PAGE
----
BLUE, the coolest non-profit on Earth…

blue marine founders

Chris Gorell Barnes and George Duffield

If you are a passionate conservationist, The End of the Line 2009 documentary will resonate with you on many levels. This feature-length and award-winning documentary, directed by Rupert Murray and based on Charles Clover’s book of the same name, is compelling in capturing the beauty and bio-diversity of our oceans and immediately juxtaposing this with the reality of slowly but surely destroying them through over-fishing and over-consumption.

If you are not an environmentalist, it would convert you with its stark message: imagine the oceans without fish by mid-century!

This haunting documentary was produced by George Duffield, and exec-produced by Chris Gorell Barnes, winning the 2011 Puma Creative Impact Award and leading to establishing the Blue Marine Foundation, or just BLUE for short.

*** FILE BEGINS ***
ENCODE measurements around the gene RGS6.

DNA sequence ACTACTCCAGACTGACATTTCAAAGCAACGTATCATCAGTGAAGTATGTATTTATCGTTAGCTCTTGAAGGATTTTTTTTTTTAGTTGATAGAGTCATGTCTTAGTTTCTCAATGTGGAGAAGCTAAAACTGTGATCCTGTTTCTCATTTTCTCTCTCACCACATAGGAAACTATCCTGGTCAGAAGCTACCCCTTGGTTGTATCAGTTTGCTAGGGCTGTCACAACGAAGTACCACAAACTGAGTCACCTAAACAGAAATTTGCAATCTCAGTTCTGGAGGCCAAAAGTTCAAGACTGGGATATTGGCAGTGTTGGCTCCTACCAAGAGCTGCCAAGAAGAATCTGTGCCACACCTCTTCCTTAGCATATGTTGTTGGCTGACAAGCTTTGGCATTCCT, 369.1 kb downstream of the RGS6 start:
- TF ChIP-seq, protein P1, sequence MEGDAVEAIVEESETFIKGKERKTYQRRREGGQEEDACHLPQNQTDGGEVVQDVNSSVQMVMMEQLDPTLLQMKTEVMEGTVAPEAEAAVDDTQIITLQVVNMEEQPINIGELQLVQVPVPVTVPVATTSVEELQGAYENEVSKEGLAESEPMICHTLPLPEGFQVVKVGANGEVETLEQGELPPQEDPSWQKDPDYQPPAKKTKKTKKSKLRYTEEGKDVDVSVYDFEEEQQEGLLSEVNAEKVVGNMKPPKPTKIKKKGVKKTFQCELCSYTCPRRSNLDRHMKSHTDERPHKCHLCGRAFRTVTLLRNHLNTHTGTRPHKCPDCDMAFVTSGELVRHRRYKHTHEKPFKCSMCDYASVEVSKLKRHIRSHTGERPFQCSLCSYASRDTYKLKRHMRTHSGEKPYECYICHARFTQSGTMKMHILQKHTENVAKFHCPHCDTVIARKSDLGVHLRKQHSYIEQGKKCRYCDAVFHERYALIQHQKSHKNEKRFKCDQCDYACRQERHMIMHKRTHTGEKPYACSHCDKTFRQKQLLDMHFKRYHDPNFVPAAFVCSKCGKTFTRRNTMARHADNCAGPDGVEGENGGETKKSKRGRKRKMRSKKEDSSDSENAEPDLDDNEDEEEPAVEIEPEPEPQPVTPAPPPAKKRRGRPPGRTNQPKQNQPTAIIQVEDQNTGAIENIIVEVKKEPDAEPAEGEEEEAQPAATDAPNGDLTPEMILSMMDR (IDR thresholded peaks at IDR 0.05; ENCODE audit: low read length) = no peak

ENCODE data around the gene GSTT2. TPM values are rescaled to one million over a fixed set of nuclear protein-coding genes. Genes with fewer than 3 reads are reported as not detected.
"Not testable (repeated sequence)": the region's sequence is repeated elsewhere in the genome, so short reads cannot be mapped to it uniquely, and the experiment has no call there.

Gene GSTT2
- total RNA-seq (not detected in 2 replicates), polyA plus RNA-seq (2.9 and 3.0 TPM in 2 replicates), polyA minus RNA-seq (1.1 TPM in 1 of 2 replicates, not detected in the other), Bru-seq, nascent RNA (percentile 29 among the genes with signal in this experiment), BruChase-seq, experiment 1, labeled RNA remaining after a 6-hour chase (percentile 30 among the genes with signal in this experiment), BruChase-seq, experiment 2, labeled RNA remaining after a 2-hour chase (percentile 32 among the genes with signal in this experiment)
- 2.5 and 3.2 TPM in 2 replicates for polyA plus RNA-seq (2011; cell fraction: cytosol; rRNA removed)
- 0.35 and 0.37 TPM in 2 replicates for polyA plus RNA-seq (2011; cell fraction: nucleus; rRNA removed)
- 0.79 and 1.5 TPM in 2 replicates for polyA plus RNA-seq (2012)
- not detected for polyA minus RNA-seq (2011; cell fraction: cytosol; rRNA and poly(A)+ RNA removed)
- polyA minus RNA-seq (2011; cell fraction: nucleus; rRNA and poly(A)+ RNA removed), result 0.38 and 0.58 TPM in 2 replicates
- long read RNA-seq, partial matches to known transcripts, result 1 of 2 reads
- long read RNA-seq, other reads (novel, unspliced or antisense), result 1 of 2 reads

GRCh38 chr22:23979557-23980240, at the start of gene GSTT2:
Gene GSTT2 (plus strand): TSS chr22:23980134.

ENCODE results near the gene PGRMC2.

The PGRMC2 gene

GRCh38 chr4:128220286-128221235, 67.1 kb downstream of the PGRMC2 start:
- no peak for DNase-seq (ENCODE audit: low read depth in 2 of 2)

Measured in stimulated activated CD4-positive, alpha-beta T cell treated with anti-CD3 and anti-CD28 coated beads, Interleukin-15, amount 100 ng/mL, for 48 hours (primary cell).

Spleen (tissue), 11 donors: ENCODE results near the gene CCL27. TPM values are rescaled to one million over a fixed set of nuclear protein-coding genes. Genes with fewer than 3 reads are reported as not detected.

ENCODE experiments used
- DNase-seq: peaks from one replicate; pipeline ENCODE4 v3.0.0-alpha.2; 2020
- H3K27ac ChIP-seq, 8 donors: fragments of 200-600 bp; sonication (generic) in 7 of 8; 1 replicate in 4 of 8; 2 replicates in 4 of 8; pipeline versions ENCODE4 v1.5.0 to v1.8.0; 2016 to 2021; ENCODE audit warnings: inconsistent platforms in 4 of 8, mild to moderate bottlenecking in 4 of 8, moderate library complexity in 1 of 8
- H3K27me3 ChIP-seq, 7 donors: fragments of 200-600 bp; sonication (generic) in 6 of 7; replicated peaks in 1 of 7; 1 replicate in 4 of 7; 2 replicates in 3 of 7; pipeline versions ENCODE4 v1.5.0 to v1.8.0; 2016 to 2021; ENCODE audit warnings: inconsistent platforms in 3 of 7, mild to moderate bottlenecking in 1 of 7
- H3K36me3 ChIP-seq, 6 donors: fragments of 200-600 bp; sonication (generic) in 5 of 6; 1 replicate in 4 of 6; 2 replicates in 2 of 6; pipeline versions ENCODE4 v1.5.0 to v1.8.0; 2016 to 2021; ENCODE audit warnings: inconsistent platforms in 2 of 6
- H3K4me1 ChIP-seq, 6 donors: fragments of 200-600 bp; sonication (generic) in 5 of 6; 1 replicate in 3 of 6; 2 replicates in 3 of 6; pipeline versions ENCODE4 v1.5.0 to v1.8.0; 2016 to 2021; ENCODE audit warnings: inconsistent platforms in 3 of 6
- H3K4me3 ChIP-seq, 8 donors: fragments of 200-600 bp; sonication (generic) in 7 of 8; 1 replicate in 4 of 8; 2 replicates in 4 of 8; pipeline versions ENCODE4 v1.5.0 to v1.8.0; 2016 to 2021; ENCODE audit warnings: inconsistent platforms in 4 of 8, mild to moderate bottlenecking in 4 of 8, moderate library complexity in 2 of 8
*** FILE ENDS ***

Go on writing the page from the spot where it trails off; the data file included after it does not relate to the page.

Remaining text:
BLUE is just 7 years old at the time of writing but punches vastly above its weight, largely because its founders are quite formidable.

If there is such a thing as new tech royalty, Gorell Barnes is surely and firmly in that hallowed circle.

A serial digital entrepreneur and brand building expert, he is also Martha Lane-Fox’s partner (they have twin sons together).

When we met briefly one afternoon in London, he used the 15 minutes or so he had to sketch a vision for BLUE’s future,partnering with compatible to tangentially aligned brands. One gets a sense of “the sky is the limit” with Gorell Barnes.

A strategic thinker who’s built his businesses understanding that great ideas need a great narrative and sound marketing, he has very obviously poured both his heart and skills into shaping the foundation’s image.

If ever there were a non-profit that embodied the elusive quality of “cool”, BLUE unquestionably is it.

George Duffield, BLUE’s other half, has pedigree when it comes to philanthropy.